by John MacArthur Wednesday, January 13, 2021
The only true hope for all sinners is salvation by grace through faith in Christ. Apart from that, mankind remains “dead in [his] trespasses and sins” (Ephesians 2:1). Only through God’s mercy and love can the spiritually dead be made alive with Christ (Ephesians 2:4–5). And by God’s grace, He continues to redeem sinners, drawing them to Himself in repentance and faith.
But in the wisdom of His divine design, God has also placed restraints within us and within the structure of society to mitigate the effects of man’s corruption and hold back the full chaos into which the world repeatedly devolves. And when these restraints are carefully maintained, life can be enjoyable. But when they’re assaulted, diminished, or destroyed, life quickly becomes difficult and miserable.
The first restraint is built into the heart of every man—the conscience. We know the conscience exists because so many people are full of guilt, anxiety, fear, and dread. All those issues frequently point back to a conscience that won’t be silent. Why?
We look to Romans for the answer. Paul writes, “For there is no partiality with God. For all who have sinned without the Law will also perish without the Law, and all who have sinned under the Law will be judged by the Law; for it is not the hearers of the Law who are just before God, but the doers of the Law will be justified” (Romans 2:11–13). Put simply, all sinners stand equally guilty, regardless of their access to God’s law.
How is that fair? Paul explains: “For when Gentiles who do not have the Law do instinctively the things of the Law, these, not having the Law, are a law to themselves, in that they show the work of the Law written in their hearts, their conscience bearing witness and their thoughts alternately accusing or else defending them” (Romans 2:14–15). Built into every human is a moral reality—a sense of right and wrong.
The conscience is a gift from God. In the same way that physical pain alerts you to not rest your hand on a hot stove, your conscience cries out to warn you of moral danger—it pleads with you to not do the thing you know you shouldn’t do.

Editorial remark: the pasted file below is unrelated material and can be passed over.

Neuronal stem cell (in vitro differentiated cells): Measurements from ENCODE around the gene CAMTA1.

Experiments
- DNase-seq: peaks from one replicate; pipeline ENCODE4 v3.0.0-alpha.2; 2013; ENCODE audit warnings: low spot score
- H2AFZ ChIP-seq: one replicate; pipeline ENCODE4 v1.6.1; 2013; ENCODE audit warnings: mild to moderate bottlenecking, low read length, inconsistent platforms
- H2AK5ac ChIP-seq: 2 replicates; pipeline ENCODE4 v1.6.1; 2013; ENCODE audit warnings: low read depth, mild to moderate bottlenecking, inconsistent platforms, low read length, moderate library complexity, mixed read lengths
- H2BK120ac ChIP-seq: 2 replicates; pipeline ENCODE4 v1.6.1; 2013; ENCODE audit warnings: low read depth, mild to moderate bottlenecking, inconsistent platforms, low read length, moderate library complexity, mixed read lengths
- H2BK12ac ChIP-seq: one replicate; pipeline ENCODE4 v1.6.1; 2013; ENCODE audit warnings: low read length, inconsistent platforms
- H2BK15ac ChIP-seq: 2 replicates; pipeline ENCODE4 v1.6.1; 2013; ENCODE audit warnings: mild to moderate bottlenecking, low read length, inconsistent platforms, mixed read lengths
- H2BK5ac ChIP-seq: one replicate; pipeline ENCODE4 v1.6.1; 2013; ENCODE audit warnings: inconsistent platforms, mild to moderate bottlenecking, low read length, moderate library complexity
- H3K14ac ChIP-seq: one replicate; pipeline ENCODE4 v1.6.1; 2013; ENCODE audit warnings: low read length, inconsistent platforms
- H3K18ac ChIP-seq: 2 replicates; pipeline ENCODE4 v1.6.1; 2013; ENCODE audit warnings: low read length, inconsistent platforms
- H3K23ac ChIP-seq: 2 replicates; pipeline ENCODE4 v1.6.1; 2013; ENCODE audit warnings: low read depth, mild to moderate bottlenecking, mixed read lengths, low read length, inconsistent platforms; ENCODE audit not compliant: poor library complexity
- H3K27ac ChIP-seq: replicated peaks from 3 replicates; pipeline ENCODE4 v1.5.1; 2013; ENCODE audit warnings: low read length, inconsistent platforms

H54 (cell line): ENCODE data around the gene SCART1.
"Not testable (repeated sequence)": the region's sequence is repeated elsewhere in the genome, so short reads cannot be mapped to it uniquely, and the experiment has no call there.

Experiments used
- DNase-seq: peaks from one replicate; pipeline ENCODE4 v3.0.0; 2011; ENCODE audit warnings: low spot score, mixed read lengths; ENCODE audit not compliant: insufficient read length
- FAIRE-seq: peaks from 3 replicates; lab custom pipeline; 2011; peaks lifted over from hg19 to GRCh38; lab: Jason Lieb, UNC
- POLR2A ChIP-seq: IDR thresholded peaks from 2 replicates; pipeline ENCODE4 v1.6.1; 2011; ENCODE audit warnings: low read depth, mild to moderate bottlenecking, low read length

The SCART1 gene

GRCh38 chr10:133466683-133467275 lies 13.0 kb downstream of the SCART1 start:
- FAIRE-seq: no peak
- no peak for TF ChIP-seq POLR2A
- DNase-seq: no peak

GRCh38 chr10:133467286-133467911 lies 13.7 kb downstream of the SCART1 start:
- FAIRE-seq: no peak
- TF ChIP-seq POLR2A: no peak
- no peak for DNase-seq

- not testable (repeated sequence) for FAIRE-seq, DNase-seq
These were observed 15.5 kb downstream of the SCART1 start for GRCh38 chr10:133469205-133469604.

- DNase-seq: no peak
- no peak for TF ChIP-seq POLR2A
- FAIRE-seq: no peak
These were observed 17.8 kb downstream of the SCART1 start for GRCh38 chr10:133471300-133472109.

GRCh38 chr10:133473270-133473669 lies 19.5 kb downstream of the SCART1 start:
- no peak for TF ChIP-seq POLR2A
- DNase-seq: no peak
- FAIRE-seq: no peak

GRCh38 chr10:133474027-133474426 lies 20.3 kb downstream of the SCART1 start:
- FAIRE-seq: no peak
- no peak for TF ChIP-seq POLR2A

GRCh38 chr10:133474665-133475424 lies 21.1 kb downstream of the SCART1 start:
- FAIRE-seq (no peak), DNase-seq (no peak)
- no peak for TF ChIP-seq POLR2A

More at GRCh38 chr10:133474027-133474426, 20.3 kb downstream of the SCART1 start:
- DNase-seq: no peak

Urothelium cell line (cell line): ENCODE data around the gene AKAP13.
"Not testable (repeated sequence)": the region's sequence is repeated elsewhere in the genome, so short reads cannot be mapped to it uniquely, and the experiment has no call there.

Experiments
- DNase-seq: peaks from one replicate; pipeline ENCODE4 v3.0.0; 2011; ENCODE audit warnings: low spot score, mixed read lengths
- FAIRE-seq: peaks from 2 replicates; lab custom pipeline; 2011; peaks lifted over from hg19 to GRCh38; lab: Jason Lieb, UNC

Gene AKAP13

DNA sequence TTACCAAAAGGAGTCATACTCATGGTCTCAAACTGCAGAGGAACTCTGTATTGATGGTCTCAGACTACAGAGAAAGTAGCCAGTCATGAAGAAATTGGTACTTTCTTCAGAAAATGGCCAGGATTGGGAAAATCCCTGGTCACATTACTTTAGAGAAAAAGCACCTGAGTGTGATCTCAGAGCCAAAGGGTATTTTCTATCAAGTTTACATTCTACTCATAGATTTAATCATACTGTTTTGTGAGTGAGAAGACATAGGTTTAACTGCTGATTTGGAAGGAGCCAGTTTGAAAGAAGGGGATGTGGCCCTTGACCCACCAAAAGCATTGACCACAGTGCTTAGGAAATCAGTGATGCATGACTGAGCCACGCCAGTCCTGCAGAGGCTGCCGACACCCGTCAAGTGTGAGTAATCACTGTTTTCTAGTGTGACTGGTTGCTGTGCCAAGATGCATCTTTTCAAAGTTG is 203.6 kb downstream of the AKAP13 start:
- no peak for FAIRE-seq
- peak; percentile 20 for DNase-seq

The conscience isn’t a substitute for the law of God, or some means through which He speaks. Rather, it is aligned to the highest moral law it knows. That means the law of God that is written in every heart—don’t lie, don’t steal, don’t kill, and the other basic moral lines common to all people—can be overruled and replaced. In that regard, the conscience can be assaulted through misinformation. Some people have so twisted and distorted their consciences that they believe the right and moral thing to do is murder unborn children, attack police officers, or wear explosives into a crowded part of town to kill as many civilians as possible. History shows us just how susceptible the conscience is to propaganda and false teaching.
The conscience is also assaulted through abuse. Go back to the analogy of the hot stove—if you ignored the painful warnings long enough, not only would you suffer severe physical consequences, the consistent abuse could cost you the ability to recognize the pain altogether. If you ignore your conscience long enough, eventually there won’t be any alert to ignore. When you repeatedly ignore the internal warnings and return to a particular sin, you’re searing your conscience and destroying its ability to function properly.
One of the great costs of removing the Bible from a culture is that people can no longer make sense of the conscience—both what it is and how it should be informed. What should be seen as a great gift from God is considered a curse—one that must be silenced or reoriented. Of course, our therapeutic society is quick to tell people not to listen to their consciences in the first place. Psychologists are happy to redirect feelings of guilt and shame somewhere else. When that doesn’t work, many people turn to drugs and alcohol to drown out a conscience that won’t shut up.